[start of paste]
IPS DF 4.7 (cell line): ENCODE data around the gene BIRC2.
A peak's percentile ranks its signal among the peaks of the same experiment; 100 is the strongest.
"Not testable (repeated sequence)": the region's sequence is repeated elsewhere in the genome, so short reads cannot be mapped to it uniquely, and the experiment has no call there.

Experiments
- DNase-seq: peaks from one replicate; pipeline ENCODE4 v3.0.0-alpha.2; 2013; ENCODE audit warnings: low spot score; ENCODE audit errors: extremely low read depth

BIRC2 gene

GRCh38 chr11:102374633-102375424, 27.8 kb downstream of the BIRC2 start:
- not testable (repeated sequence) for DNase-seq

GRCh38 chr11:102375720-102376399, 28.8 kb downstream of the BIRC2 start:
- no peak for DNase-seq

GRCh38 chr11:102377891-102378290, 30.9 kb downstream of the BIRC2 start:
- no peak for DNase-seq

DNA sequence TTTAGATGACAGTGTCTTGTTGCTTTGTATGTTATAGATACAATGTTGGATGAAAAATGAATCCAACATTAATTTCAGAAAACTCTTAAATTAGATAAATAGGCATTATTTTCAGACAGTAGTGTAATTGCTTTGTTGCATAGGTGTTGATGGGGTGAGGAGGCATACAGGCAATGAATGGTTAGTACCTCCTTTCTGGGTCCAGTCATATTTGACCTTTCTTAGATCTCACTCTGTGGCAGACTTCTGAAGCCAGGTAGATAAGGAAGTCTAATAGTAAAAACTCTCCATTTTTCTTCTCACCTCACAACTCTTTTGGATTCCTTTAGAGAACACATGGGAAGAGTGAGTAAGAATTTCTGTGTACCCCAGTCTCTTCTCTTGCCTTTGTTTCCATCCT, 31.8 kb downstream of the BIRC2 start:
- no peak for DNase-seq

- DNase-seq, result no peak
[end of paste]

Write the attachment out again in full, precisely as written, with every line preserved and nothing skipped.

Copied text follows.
IPS DF 4.7 (cell line): ENCODE data around the gene BIRC2.
A peak's percentile ranks its signal among the peaks of the same experiment; 100 is the strongest.
"Not testable (repeated sequence)": the region's sequence is repeated elsewhere in the genome, so short reads cannot be mapped to it uniquely, and the experiment has no call there.

Experiments
- DNase-seq: peaks from one replicate; pipeline ENCODE4 v3.0.0-alpha.2; 2013; ENCODE audit warnings: low spot score; ENCODE audit errors: extremely low read depth

BIRC2 gene

GRCh38 chr11:102374633-102375424, 27.8 kb downstream of the BIRC2 start:
- not testable (repeated sequence) for DNase-seq

GRCh38 chr11:102375720-102376399, 28.8 kb downstream of the BIRC2 start:
- no peak for DNase-seq

GRCh38 chr11:102377891-102378290, 30.9 kb downstream of the BIRC2 start:
- no peak for DNase-seq

DNA sequence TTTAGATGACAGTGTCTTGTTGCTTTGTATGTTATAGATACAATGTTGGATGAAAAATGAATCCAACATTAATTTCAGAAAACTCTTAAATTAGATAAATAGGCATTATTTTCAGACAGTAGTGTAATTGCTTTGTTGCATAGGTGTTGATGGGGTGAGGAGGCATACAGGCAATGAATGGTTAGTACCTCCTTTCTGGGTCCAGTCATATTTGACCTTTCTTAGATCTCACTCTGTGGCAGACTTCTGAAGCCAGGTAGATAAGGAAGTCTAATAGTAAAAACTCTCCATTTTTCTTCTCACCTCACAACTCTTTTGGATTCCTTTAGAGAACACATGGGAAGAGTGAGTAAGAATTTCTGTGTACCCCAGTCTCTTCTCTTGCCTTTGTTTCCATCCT, 31.8 kb downstream of the BIRC2 start:
- no peak for DNase-seq

- DNase-seq, result no peak